What scholars can do outside the walls of big publishers?

| May 25, 2010

A recent article named Acknowledged Goods: Cultural Studies and the Politics of Academic Journal Publishing by Ted Stiphas (a professor at Indiana University), from the journal Communication and Critical/Cultural Studies, is an interesting piece exploring five major trends affecting scholarly communication today: alienation, proliferation, consolidation, pricing, and digitization. Here is the abstract:

This essay explores the changing context of academic journal publishing and cultural studies’ envelopment within it. It does so by exploring five major trends affecting scholarly communication today: alienation, proliferation, consolidation, pricing, and digitization. More specifically, it investigates how recent changes in the political economy of academic journal publishing have impinged on cultural studies’ capacity to transmit the knowledge it produces, thereby dampening the field’s political potential. It also reflects on how cultural studies’ alienation from the conditions of its production has resulted in the field’s growing involvement with interests that are at odds with its political proclivities.
The author implies that academic journal publishing is similar to many other forms of media – being “controlled” by large, for-profit companies which have power over our scholars who want to publish in them. The parent companies of those journals gain big profits while authors have to sign away their intellectual rights: “the means of effective communication are being expropriated from the intellectual worker” (by CS Mills) quoted in the article. The author also mentions that the open publishing such as the Open Humanities Initiative, has becoming active in serving publishing committees at organizations such as the National Communication Association, including making a collaborative effort to demand different intellectual property agreements with publishers:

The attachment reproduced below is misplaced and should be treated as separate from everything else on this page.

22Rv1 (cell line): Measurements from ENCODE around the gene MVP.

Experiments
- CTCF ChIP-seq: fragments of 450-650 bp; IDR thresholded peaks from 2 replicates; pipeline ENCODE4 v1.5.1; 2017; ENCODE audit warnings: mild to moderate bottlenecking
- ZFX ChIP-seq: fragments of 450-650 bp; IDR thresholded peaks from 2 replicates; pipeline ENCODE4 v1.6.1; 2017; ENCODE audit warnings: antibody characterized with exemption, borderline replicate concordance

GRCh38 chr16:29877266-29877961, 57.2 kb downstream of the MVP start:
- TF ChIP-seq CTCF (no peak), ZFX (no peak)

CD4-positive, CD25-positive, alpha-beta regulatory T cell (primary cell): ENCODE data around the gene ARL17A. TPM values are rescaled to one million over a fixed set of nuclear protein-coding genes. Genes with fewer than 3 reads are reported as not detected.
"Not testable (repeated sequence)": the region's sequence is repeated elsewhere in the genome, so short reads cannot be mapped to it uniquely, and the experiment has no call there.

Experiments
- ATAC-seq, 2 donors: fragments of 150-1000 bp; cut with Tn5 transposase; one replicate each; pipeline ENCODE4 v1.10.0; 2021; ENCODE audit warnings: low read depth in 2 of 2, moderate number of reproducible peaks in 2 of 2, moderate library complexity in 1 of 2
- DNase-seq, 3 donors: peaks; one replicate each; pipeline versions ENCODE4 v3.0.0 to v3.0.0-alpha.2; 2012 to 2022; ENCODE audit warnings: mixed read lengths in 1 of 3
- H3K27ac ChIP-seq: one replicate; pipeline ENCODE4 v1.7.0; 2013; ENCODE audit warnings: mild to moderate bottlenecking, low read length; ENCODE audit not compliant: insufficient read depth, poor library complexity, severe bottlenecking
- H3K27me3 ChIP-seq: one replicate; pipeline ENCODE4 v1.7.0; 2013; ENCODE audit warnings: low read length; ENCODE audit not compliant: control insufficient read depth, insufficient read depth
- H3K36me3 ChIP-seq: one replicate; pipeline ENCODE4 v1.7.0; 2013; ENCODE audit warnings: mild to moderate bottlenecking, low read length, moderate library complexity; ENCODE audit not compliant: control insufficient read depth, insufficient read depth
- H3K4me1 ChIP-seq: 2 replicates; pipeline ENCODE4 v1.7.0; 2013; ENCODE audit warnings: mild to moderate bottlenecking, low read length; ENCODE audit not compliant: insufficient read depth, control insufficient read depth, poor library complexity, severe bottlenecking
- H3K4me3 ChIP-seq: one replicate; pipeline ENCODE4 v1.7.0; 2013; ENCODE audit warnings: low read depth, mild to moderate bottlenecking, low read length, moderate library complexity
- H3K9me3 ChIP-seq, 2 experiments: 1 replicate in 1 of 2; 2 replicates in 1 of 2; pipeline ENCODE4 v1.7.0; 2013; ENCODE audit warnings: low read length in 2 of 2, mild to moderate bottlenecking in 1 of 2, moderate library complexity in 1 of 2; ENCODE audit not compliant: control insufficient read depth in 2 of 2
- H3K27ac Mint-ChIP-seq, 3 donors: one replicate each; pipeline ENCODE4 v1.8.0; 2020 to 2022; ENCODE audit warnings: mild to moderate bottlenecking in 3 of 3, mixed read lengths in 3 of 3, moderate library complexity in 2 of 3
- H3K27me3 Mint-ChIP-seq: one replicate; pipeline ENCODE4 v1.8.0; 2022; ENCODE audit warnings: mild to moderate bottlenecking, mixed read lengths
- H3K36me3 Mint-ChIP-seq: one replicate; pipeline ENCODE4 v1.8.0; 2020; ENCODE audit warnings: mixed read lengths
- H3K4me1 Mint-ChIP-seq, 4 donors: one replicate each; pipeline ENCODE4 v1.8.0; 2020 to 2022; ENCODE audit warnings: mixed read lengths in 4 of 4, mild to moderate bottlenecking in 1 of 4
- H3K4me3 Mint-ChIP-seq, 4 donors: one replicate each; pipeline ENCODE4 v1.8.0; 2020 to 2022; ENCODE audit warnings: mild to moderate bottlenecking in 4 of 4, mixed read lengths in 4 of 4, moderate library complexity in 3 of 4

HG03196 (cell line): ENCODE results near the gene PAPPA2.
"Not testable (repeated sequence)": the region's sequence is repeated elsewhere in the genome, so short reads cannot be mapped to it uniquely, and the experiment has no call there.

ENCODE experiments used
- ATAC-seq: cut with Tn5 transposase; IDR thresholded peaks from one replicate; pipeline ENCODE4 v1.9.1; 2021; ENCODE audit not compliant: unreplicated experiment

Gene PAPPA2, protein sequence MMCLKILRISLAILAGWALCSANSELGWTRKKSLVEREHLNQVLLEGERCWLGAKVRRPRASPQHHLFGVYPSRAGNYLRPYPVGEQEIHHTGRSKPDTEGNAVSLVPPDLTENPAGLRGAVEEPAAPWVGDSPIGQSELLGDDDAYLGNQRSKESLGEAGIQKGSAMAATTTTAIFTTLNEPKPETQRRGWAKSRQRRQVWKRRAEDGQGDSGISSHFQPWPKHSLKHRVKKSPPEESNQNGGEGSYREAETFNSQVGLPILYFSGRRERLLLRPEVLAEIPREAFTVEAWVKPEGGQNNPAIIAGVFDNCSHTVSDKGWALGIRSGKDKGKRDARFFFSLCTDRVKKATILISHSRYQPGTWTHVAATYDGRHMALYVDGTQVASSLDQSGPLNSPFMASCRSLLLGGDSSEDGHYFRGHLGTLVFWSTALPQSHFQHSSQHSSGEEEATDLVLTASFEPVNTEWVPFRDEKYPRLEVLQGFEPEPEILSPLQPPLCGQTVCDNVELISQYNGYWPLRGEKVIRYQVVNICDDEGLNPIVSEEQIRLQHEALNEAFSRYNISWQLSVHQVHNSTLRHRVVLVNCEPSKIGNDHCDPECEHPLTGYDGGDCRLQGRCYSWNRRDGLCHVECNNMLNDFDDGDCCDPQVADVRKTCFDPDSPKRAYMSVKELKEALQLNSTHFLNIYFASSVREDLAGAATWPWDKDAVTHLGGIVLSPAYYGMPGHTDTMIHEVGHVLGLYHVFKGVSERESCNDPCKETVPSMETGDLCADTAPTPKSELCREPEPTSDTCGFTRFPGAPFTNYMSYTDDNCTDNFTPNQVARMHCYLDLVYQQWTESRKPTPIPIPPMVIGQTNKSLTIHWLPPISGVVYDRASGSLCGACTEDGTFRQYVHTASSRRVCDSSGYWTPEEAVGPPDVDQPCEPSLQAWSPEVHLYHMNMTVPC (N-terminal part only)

A pragmatic disposition should compel us not to rail against some abstract system ‘‘over there,’’ but instead should focus our attention on making meaningful interventions ‘‘right here’’ in our everyday labor practices, in the scholarly societies to which we belong, in our uses of technology, and more. This is a rare moment of opportunity indeed, a chance for cultural studies to ask fresh questions about academic journal publishing, to contemplate anew what we may want out of it, and as appropriate, to re-engineer it so as to better suit our needs.